A Green Pyrrhic Victory
China leads a global renaissance of nuclear power. Too bad that Germany killed off its nuclear industry.
Nuclear power is undergoing a global renaissance. In September, the British government approved construction of the first nuclear plant in decades. Thirteen other European Union countries are planning new reactors. Around the globe, the World Nuclear Association lists 59 reactors under construction and another 160 planned, enough to raise global nuclear generating capacity by 60 percent.
The boom is driven by the world’s hunger for energy and the need to find cleaner alternatives to coal and other fossil fuels. New technology is on its way as well. In the U.S. and Canada, billionaire investors like Bill Gates and Jeff Bezos have backed start-ups developing next-generation nukes.
But no country is pressing ahead as hard and fast as China. Over the next 10 years, China alone plans to build 60 new reactors. Beijing needs to supply its energy-hungry economy while at the same time curbing toxic pollution, thus concluding that there is no alternative to nuclear energy in the foreseeable future. Even with those 60 new plants, nuclear power will only supply 10 percent of China’s electricity, compared to around 20 percent in the United States and over 70 percent in France. So there is a lot more room for growth.
Alas, all this construction and new technology is now lost to Germany, once home to one of the world’s strongest nuclear industries — one which also had the world’s best safety record. Instead, the future of nu- clear energy will be decided in China. Already, Chinese companies have moved beyond building their own country’s plants. China is also involved in financing, constructing and operating power plants elsewhere around the world. The first new British plant, worth $24 billion, will be built by a Franco-Chinese consortium.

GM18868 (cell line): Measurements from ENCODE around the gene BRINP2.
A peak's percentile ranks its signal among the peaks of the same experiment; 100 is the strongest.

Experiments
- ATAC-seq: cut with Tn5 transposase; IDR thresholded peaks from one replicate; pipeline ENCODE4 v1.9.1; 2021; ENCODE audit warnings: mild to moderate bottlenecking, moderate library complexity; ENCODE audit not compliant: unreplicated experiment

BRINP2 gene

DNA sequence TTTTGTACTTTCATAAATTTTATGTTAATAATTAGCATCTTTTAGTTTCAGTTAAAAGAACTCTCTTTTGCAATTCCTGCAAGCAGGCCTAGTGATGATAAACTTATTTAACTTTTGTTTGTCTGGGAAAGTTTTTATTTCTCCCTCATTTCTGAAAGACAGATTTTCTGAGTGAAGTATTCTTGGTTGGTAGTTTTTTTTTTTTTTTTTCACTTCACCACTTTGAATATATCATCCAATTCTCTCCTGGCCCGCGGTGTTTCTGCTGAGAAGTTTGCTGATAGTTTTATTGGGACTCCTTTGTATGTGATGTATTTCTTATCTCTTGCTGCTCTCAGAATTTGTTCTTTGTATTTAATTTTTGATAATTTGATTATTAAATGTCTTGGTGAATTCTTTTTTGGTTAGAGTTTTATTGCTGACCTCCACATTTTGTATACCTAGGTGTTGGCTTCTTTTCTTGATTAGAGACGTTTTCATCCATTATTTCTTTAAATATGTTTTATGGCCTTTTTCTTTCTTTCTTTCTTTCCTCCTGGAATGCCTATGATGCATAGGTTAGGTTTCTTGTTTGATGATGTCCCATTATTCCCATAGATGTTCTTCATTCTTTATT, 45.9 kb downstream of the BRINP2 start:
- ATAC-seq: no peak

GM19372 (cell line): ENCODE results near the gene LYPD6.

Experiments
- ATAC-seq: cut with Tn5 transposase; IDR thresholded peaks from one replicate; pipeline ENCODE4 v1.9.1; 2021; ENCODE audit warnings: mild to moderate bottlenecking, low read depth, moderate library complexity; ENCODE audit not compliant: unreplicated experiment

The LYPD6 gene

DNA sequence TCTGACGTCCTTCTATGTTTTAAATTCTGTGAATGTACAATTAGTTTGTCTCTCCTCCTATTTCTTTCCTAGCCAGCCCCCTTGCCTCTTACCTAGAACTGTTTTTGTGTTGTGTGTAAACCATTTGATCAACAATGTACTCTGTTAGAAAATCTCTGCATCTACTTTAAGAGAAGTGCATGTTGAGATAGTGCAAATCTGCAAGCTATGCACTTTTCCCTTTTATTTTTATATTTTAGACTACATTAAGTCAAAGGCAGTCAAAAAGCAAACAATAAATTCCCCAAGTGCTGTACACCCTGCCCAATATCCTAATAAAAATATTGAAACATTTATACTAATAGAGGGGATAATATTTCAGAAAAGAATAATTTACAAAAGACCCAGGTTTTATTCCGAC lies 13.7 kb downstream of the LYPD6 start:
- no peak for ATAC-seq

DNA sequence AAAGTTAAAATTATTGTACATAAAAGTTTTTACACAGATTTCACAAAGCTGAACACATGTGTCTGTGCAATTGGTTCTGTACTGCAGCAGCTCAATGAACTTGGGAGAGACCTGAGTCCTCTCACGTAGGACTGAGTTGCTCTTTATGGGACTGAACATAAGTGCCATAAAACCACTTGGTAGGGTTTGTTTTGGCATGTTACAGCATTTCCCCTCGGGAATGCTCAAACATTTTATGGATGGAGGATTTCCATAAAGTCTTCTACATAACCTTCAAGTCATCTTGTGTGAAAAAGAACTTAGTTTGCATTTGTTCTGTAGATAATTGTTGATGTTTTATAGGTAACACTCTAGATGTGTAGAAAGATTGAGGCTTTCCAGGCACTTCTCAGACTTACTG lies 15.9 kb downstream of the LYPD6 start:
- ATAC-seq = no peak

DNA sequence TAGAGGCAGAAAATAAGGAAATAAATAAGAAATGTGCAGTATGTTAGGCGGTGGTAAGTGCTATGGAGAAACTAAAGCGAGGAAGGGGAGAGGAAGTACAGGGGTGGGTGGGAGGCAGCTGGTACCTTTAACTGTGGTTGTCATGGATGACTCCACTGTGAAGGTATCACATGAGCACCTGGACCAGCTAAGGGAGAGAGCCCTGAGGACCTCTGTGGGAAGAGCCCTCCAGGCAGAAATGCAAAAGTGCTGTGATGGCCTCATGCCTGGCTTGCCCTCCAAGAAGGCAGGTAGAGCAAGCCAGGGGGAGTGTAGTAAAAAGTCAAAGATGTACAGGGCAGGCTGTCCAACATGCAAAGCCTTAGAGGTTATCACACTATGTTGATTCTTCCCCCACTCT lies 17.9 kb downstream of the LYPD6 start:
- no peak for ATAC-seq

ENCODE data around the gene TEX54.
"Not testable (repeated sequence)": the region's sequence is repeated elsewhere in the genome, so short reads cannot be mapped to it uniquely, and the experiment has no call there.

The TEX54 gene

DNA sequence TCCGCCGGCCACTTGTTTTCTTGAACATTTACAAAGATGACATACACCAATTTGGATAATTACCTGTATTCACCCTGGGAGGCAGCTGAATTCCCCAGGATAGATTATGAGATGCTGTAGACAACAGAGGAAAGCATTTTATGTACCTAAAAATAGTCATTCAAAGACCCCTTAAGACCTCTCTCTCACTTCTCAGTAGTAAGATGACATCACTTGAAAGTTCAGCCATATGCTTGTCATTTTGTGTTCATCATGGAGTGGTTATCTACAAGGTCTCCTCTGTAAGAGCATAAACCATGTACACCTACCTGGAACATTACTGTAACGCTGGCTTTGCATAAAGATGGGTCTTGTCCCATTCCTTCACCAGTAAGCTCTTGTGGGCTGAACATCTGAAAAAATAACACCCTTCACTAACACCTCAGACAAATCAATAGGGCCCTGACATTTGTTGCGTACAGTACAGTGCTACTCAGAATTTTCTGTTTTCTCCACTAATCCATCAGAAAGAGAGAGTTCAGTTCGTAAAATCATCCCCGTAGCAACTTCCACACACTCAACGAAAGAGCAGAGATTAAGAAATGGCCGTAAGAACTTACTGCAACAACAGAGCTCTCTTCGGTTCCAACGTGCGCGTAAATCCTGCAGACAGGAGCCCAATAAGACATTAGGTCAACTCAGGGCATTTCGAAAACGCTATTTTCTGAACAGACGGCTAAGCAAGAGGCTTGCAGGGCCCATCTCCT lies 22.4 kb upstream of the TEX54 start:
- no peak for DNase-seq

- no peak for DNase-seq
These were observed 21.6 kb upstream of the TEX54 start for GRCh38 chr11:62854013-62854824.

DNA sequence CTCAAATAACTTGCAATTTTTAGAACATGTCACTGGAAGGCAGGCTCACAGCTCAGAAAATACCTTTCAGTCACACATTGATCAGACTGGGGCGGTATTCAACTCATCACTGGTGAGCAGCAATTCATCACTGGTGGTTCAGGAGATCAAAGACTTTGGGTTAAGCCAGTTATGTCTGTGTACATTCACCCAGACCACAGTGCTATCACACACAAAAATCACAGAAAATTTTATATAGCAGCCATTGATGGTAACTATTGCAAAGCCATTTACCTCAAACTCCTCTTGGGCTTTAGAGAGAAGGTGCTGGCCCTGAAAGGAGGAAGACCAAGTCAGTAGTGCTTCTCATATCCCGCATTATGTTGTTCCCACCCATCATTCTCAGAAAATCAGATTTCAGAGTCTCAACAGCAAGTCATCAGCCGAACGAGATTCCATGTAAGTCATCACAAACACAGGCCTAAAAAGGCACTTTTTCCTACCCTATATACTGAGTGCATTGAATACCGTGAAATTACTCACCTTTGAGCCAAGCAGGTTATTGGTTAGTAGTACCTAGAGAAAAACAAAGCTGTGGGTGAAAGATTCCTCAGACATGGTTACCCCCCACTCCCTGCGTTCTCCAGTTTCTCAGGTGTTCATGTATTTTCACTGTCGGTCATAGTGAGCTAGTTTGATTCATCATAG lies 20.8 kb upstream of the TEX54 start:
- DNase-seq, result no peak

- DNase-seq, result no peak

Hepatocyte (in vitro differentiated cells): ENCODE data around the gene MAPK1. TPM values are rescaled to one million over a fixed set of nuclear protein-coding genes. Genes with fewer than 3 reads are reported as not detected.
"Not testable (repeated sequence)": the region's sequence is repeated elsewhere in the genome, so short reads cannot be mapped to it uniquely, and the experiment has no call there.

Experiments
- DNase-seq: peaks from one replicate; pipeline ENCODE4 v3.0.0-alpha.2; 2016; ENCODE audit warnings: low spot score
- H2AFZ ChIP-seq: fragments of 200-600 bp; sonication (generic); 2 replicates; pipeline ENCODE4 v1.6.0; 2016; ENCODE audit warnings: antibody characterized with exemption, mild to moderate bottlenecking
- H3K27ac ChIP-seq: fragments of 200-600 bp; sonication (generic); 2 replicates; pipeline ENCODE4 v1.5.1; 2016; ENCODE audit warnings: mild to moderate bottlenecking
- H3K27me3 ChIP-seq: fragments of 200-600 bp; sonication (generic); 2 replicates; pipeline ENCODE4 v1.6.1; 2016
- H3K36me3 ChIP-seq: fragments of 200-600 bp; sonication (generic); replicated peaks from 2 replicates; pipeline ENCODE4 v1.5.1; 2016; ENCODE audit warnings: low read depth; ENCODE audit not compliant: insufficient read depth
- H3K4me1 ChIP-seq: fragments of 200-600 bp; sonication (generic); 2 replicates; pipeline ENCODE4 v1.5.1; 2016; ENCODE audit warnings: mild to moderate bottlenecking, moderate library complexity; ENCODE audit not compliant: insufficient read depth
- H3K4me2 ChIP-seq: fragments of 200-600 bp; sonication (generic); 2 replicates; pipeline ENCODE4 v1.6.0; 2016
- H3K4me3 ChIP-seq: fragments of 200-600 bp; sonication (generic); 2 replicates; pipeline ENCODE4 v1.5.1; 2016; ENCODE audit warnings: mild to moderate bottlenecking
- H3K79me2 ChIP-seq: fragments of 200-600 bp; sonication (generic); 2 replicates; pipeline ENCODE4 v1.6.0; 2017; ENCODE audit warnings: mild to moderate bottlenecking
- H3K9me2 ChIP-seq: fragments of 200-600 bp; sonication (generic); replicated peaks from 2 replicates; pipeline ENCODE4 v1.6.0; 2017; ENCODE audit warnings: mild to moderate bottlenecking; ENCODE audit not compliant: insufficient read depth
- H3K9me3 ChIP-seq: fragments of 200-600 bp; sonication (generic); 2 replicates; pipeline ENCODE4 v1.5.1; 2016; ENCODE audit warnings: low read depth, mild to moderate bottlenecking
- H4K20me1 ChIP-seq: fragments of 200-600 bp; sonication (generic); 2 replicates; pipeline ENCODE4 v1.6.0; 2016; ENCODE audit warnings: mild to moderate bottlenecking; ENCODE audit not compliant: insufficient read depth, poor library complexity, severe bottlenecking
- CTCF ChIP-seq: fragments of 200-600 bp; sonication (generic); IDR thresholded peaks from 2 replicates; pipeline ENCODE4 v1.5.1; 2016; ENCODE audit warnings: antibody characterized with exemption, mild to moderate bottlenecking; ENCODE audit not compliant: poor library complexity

That German companies no longer play a role in the industry is loss enough — in revenues, jobs and expertise. It’s also a bitter irony that Germans no longer have any say in setting nuclear safety standards. After all, it was the fear of safety risks that led to a nationwide panic in Germany after the 2011 Fukushima nuclear accident in Japan, and to Angela Merkel’s snap decision to phase out nuclear power. China, with its priority to grow at all costs, may weigh safety risks differently, and have less ability to enforce its standards. Some of our European neighbors, too, regard safety measures superfluous that in Germany would be considered essential.
To their credit, German anti-nuclear protestors helped ensure that our safety standards became so tough. (Credit for safe nuclear power also goes to German engineers.) Though there is a nascent protest movement in China, it’s unlikely that Chinese activists will be able to exert the same kind of power. If Germany were still a technology leader and global contractor, we would today have the power to help set safety standards – even in China. In pushing Germany over the edge and out of nuclear power, the German Green movement’s greatest triumph may turn out to be a pyrrhic victory.